Some interesting grasshopper facts:
Grasshoppers can jump up over 500 times their own height, holding the worlds highest jumper record. They can jump forwards 20 times their own body length.
Grasshoppers have white blood.
Grasshoppers obtain oxygen through holes in their body that circulate air into their inner recesses. These pairs of breathing pores, called spiracles, branch out into tubes to ensure air can reach everywhere in the grasshopper's body.
The worlds longest grasshopper is ten inches long (order Orthoptera, species Pains Lubber/Homesteader).
Various kinds of flies will lay their eggs in or near grasshopper eggs. Upon hatching, they will eat the eggs of the grasshopper. Also, various flies lay their eggs right on/in the grasshopper. When these little buggers hatch, they begin to eat the grasshopper, killing it.
Five eyes. Yup. And two of those are compound eyes, consisting of thousands of single lenses (these eyes are the biggest and most visible). The others are small simple eyes, probably used to detect light, but no one really knows.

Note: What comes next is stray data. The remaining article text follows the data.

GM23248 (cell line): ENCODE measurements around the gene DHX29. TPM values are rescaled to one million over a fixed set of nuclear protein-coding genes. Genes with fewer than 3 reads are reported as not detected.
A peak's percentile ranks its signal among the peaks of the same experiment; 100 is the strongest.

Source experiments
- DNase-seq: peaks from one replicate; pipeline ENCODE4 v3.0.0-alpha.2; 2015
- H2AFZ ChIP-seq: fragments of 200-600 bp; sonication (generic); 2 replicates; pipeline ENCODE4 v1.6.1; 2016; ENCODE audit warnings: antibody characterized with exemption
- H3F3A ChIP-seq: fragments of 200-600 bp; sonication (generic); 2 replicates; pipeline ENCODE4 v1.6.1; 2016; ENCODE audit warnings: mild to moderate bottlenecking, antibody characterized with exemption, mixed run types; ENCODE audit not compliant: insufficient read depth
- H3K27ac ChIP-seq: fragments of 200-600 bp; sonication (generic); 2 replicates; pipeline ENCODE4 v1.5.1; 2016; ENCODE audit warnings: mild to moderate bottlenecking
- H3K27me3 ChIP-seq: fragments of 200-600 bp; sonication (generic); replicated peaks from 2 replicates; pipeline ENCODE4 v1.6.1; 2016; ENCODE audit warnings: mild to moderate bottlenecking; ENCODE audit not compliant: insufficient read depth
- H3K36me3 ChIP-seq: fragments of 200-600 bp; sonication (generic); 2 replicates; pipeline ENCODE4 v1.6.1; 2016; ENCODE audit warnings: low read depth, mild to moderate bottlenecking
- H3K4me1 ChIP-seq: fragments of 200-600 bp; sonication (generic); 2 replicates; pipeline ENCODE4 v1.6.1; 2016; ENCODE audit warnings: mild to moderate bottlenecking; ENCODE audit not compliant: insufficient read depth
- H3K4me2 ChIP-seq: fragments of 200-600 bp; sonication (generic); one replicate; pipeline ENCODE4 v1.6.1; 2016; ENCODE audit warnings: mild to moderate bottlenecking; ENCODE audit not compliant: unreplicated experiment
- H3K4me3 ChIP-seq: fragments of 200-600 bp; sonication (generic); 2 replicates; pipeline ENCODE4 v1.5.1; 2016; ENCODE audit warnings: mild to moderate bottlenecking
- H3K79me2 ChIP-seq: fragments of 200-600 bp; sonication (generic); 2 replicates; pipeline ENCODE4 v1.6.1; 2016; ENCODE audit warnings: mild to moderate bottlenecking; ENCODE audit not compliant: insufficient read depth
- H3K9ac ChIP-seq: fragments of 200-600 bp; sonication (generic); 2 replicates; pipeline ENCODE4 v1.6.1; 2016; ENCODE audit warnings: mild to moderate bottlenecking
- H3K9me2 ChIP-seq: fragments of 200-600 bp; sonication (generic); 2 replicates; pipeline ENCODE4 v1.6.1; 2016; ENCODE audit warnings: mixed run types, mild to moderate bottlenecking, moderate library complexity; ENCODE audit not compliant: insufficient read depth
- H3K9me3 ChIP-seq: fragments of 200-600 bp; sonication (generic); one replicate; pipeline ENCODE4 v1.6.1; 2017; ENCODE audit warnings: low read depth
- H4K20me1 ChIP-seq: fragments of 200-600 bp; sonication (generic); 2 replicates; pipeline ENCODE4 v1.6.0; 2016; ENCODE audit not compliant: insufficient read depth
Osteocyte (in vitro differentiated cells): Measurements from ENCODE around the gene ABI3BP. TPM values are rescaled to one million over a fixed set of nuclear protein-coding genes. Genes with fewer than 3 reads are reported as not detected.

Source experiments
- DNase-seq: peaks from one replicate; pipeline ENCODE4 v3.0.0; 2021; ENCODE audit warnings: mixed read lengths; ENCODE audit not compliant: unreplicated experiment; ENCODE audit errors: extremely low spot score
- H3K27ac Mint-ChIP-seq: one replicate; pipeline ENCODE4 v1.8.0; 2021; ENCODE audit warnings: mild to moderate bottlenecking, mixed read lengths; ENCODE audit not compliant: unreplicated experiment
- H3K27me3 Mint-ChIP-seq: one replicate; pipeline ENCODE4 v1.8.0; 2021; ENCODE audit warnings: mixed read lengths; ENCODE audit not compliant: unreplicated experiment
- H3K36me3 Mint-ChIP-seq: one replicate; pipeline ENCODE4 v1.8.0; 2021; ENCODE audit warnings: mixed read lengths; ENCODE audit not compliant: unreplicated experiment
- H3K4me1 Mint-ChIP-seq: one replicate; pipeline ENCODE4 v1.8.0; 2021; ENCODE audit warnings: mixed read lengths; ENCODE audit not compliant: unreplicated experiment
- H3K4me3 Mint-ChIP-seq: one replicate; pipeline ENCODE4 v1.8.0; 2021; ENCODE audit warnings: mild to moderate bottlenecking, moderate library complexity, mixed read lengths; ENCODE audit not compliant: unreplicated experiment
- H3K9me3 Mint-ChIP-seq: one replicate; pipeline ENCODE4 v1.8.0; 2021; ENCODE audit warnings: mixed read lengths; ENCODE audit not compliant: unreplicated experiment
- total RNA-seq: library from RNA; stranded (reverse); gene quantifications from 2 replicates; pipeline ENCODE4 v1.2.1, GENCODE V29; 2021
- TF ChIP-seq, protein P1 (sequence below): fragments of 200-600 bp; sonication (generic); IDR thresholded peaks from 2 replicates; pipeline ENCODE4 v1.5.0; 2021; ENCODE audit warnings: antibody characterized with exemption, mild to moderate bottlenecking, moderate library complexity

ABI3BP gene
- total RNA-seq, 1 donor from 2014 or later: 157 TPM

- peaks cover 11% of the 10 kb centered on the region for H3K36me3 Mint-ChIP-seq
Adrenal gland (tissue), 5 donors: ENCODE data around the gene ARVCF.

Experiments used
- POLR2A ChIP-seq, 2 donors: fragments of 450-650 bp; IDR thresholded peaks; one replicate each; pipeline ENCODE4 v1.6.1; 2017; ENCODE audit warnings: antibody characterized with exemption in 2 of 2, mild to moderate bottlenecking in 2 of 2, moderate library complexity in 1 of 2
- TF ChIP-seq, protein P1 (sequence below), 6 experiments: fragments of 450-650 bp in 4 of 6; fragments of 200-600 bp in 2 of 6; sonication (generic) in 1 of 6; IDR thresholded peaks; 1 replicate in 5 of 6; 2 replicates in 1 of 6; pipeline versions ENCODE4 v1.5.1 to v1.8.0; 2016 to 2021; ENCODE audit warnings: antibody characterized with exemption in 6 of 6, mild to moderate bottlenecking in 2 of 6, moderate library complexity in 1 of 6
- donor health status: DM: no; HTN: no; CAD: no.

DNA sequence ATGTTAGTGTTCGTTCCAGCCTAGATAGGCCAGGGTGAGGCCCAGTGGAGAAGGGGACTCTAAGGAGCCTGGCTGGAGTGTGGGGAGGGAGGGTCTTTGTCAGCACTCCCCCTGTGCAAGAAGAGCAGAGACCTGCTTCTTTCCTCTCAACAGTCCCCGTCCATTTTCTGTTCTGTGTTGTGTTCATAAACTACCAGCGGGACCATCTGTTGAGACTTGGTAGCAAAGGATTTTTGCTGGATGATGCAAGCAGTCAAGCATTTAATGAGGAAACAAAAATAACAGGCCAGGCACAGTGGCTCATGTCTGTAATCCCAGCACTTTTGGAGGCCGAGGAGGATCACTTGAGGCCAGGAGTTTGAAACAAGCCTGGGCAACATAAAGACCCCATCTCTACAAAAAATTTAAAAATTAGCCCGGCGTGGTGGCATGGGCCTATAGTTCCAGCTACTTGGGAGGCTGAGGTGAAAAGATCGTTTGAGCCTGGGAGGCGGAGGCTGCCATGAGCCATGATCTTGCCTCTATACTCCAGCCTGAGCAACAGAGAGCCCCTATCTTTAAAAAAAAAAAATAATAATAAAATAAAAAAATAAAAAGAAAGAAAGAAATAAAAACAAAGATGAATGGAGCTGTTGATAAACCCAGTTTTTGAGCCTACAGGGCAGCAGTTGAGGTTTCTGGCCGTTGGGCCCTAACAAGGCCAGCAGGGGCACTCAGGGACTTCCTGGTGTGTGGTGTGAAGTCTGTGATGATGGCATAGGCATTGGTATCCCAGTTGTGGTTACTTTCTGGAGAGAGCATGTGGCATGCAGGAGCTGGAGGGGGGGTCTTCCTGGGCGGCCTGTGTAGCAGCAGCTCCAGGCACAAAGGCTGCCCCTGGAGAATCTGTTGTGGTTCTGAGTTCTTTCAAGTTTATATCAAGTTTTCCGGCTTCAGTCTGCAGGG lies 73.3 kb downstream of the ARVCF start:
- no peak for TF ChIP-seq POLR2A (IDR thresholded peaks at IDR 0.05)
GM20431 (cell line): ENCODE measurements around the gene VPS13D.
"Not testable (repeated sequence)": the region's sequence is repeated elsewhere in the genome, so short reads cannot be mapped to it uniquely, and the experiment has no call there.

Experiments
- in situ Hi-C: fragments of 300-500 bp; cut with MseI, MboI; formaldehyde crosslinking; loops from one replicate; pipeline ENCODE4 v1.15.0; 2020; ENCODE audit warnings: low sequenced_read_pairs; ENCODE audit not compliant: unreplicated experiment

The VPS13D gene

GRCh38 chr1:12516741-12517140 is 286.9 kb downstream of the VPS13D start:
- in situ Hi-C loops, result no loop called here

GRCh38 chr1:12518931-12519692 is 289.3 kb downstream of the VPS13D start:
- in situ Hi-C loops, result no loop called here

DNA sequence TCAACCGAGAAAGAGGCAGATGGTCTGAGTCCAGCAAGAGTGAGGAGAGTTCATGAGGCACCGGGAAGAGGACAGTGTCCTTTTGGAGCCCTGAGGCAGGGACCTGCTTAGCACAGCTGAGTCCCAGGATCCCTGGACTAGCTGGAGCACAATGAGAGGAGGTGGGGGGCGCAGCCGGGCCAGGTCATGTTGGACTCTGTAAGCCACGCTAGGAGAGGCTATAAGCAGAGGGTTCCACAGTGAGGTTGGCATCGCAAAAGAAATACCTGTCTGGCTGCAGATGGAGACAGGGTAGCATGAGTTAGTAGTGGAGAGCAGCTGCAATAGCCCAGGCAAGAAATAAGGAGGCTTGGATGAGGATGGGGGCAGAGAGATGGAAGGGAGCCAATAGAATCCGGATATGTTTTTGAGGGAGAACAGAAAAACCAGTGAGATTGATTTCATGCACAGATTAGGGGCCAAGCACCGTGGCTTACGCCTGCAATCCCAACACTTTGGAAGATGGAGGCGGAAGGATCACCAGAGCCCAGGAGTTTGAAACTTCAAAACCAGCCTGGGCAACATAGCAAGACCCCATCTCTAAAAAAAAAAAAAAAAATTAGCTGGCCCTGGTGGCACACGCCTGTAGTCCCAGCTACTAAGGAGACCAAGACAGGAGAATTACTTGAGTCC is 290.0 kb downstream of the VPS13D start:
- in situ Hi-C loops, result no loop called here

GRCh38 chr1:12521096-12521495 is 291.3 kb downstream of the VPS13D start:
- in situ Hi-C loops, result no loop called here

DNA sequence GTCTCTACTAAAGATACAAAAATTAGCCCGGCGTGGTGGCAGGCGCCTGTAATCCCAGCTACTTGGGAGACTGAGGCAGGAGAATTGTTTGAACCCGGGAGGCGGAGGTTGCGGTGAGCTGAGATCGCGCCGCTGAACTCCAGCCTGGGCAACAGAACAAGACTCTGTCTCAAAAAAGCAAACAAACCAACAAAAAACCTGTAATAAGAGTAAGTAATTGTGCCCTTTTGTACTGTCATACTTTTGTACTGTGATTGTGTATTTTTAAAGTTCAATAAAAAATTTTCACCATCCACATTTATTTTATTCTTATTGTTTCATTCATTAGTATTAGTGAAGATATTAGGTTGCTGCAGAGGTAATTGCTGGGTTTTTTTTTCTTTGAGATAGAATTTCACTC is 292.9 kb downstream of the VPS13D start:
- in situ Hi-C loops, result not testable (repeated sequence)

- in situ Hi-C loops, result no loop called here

100 grams of large grasshopper contains 20.6 grams of protein, 6.1 grams of fat, 35.2 milligrams of calcium, and 5 milligrams of iron. By weight, termites, grasshoppers, caterpillars, weevils, house flies and spiders are better sources of protein than beef, chicken, pork or lamb according to the Entomological Society of America. Also, insects are low in cholesterol and low in fat. Well then, what are we waiting for?
Grasshoppers are good for you! Our culture seems to think that eating bugs is bad, icky, and gross. But these things make a great snack! It’s fun for kids to go out and catch them and fun to learn to live with nature’s resources. Dried, they are an excellent source of protein. Or bake them whole in the oven with a bit of salt: grasshopper french fries! Be sure to remove the wings first, and the large hind legs (though these can be picked clean as well, carefully). Grasshopper fries (dry roasted insects): Place grasshoppers on a cookie sheet, salt and season to taste, and bake in a 200-degree oven for about 1 1/2 hours or until crispy. Other insects which would add crunch to this recipe include ants and crickets. Baked, fried, covered in chocolate, in cookies, pancakes, fudges, trail mix,